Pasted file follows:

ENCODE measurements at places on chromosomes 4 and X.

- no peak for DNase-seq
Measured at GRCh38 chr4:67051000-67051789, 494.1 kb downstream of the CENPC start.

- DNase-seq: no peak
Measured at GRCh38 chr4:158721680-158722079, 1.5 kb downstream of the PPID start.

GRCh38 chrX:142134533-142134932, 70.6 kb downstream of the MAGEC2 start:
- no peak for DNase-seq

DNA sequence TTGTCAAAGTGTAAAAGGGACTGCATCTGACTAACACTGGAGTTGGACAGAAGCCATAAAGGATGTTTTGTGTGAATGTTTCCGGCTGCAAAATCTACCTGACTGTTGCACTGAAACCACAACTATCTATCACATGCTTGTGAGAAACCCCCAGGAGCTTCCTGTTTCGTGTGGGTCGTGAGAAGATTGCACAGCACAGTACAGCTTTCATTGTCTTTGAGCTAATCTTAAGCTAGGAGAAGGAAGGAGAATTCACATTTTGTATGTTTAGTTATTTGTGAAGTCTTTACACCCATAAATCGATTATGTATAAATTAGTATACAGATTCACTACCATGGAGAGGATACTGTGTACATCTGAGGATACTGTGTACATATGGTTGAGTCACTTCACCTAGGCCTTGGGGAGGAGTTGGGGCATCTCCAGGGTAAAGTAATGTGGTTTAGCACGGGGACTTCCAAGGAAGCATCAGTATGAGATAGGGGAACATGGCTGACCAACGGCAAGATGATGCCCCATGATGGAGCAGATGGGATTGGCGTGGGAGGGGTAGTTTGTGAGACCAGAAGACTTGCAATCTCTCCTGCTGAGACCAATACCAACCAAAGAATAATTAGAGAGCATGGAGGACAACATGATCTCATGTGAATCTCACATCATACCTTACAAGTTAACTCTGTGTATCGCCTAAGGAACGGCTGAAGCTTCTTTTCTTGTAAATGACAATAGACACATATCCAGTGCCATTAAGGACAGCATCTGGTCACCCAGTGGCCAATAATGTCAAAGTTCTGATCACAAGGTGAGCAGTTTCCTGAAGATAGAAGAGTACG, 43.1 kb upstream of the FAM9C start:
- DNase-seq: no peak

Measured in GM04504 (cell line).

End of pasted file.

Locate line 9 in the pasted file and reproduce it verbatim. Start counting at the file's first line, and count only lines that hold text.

- DNase-seq: no peak